Hemp (industrial hemp) is a plant of the Cannabaceae botanical family, specifically grown for its fiber. It is often confused with cannabis, a plant belonging to the same botanical family, because of their physical similarities. However, there are notable differences between hemp and cannabis plants. Hemp plants are usually tall and slim with fewer branches, and the leaves are concentrated at the top of the flowers. On the other hand, a cannabis plant has a more bulky appearance because the leaves spread evenly throughout the branches. Also, cannabis plants have more flowers than hemp plants.
Hemp seeds are small oval-shaped brown seeds of the hemp plant which have hard shells. When hemp seeds are soaked in water, blended, and strained, they yield a white liquid known as hemp milk which is believed to have numerous health benefits. Hemp seeds may be de-shelled to reveal greenish kernels which are softer than the outer shells. The de-shelled hemp seeds are called hemp hearts.
Hemp extracts are concentrations of various components of the hemp plant, such as flowers, leaves, and stems. They usually contain different chemical compounds, including terpenes, cannabinoids, fatty acids, and plant sterols. Hemp oil, also called hemp seed oil, is obtained by pressing hemp seeds.
Yes, hemp is legal in Florida. The United States legalized hemp on February 7, 2014, through the Agricultural Act of 2014 (the 2014 Farm Bill). The provisions of Section 7606 of the 2014 Farm Bill allowed states to operate agricultural pilot programs to study the cultivation and marketing of industrial hemp. In December 2018, the Agriculture Improvement Act of 2018, also called the 2018 Farm Bill, was signed into federal law. This Act removed hemp from the definition of marijuana in the Controlled Substances Act (CSA) and provided a legal framework for hemp cultivation. The 2018 Farm Bill also gave the United States Department of Agriculture (USDA) regulatory authority over hemp production at the federal level. Nevertheless, states were given the option to maintain primary regulatory authority for hemp cultivation within their borders.
According to Section 297B of the 2018 Farm Bill, states that desired primary regulatory authority over hemp production within their jurisdictions were required to submit their hemp production regulation plans to the United States Secretary of Agriculture for approval. As a result, Florida's first hemp law - CS/CS/SB 1020, codified in Section 581.217 of the Florida Statutes, was passed on July 1, 2019. In line with CS/CS/SB 1020, the Florida state hemp program was created under the Florida Department of Agriculture and Consumer Services (FDACS) to regulate hemp production in the state. The provisions of Section 581.217 of the Florida Statutes made it compulsory for persons cultivating hemp in the state to obtain hemp cultivation licenses from the FDACS in order to operate legally. Florida residents may legally transport hemp and hemp products across state lines, provided the products or plants do not contain more than 0.3% of THC as permitted under the 2018 Farm Bill. Hemp transported across state lines must be in fully enclosed vehicles, and the transporters must have documentation indicating the hemp product's origin and destination.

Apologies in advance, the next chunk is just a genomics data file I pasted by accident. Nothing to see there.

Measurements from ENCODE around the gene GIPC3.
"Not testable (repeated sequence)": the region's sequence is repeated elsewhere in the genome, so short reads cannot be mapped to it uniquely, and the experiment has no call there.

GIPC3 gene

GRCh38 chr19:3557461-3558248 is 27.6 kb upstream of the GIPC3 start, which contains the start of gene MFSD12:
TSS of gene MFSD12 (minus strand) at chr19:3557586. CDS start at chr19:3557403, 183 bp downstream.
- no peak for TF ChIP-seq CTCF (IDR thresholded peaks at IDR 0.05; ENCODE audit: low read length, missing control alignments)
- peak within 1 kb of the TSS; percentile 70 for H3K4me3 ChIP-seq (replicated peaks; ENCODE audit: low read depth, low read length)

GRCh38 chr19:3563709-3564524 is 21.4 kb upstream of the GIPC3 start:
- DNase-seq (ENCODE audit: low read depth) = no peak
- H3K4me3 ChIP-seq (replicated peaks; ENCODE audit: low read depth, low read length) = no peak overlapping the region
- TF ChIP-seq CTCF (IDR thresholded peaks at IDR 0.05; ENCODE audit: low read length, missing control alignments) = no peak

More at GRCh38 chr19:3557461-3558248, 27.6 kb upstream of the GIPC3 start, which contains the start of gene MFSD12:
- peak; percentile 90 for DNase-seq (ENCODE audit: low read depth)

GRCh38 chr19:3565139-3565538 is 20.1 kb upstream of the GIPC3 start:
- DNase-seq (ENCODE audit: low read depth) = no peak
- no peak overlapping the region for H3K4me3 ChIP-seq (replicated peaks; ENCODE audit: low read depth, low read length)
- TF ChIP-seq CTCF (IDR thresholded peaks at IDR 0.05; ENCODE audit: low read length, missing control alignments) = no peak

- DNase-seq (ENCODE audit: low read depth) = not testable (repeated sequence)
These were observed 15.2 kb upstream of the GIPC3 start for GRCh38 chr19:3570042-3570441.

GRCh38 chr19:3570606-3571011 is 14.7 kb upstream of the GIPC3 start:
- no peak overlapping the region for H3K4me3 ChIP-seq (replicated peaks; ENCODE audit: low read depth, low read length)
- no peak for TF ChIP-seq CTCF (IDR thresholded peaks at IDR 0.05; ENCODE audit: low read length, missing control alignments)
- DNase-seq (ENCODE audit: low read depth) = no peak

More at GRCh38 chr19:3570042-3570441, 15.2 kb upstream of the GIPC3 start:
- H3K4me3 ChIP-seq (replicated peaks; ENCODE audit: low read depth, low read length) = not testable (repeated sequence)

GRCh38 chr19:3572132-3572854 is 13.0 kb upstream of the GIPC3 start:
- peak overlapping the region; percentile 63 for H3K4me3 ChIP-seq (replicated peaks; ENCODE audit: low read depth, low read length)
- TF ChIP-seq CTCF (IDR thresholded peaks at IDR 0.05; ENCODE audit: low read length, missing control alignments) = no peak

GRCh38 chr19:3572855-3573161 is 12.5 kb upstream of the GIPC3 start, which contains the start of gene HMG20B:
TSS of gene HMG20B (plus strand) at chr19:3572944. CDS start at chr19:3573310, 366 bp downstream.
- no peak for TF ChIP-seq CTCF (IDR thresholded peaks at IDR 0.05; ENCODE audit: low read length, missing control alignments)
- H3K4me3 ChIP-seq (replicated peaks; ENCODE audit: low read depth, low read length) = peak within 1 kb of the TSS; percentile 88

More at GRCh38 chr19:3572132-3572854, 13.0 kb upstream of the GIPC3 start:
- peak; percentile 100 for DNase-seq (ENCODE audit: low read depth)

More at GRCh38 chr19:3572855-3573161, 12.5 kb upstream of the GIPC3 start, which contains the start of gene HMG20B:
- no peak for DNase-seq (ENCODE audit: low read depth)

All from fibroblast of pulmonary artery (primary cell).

All hemp products with total THC content not exceeding 0.3% are legal in Florida. According to the provisions of Section 581.217 of the Florida Statutes, the hemp products allowed in the state include extracts, salts, acids, cannabinoids, and seeds. Also, in line with Rule 5K-4.034 of the Florida Administrative Code (FAC), it is legal to cultivate hemp for manufacturing food products or edibles in the state. Facilities manufacturing or selling hemp-containing food products are required to obtain hemp food establishment permits from the Division of Food Safety under the Florida Department of Agriculture and Consumer Services (FDACS). The provisions of Section 581.217 of the Florida Statutes do not prohibit the smoking of hemp in public spaces or restrict drivers/truckers from smoking hemp while driving. Nevertheless, Florida requires that hemp smoking or vaping should not create a psychotropic effect.
The provisions of Section 581.217 of the Florida Statutes do not permit city or county authorities in the state to restrict hemp cultivation or production within their borders.